Defense spending cuts could hurt businesses, military in East Te

Defense spending cuts could hurt businesses, military in East Tennessee

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At the headquarters of Aqua-Chem in East Knoxville, workers manufacture water purification systems. At the headquarters of Aqua-Chem in East Knoxville, workers manufacture water purification systems.

By MIKE KRAFCIK
6 News Reporter

KNOXVILLE (WATE) - The countdown continues to automatic federal spending cuts set to take effect on Friday.  

Some $500 billion would be coming out of the defense budget, and that's another way this budget battle would hit East Tennessee, because local companies and communities rely on that spending.

Companies that rely on government contracts could certainly be impacted, as well as other functions of defense in East Tennessee.

At the headquarters of Aqua-Chem in East Knoxville, workers manufacture water purification systems.

The company builds water purification units for a variety of applications ranging from bottled water found in stores to large desalination and purification systems for off-shore oil platforms, luxury liners, tankers and for all branches of the military.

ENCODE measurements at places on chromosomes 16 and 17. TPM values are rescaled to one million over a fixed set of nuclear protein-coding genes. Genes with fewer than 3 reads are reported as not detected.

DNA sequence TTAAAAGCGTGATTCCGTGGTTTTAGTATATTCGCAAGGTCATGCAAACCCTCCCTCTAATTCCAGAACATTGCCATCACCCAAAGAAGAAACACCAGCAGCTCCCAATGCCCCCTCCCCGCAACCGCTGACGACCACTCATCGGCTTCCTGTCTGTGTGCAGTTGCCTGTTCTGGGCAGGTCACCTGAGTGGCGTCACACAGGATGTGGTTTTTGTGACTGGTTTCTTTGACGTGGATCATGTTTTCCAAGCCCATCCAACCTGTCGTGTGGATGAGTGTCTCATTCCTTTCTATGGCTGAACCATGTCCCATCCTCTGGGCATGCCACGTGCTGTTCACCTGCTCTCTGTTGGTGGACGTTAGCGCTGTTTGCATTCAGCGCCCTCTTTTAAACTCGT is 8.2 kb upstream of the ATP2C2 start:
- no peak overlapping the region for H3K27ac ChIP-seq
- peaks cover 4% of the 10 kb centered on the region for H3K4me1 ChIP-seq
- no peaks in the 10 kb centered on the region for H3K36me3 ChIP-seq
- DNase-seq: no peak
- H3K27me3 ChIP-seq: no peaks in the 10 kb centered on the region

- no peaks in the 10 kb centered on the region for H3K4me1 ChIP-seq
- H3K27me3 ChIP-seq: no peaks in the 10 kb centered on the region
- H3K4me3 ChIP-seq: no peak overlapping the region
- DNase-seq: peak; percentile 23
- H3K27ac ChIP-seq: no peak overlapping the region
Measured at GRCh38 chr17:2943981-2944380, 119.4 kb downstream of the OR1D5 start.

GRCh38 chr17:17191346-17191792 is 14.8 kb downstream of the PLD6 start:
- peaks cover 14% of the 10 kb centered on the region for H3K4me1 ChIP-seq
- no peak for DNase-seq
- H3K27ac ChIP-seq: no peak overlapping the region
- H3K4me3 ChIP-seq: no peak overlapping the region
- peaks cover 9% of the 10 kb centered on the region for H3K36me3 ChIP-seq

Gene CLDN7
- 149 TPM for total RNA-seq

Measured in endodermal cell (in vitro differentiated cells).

Defense contracts comprise about 35 percent of Aqua-Chem's revenue. Aqua-Chem President and CEO David Gensterblum says automatic spending cuts for defense will hurt what has been a growing business.

"We see this as a potential magnitude of $12 million over the course over the 12-18 months," said Gensterblum.  

Dave Patterson, executive director of the UT National Defense Business Institute, says companies like Aqua-Chem are the ones that could be hurt the most.   

"The small companies that live hand to mouth, month to month, will be the hardest hit," Patterson said.  

Patterson said a 13 percent cut in defense programs for the remainder of this fiscal year would hurt the Tennessee Air National Guard base and the Marine Corps Reserve Center, both located in Knoxville.

"In terms of Tennessee, that's where you'll see the biggest impact as in base operating support for the various reserve and guard bases," Patterson said.  

Patterson says the average person in Tennessee won't necessarily the feel the spending cuts, at least right away.

Aqua-Chem, which has 182 employees in Knoxville, doesn't anticipate having to reduce its workforce because of defense spending cuts.  

"We think we should be able to retain the workforce we currently have. Unfortunately it's hurting some of our momentum we've started 2013 with," said Gensterblum.  

President Barack Obama is set to hold a meeting with bipartisan leaders Friday. The cuts would take effect that night at midnight.  

An ABC News/Washington Post poll out Wednesday finds most Americans disapprove of the way both Republicans and the president are handling federal spending.

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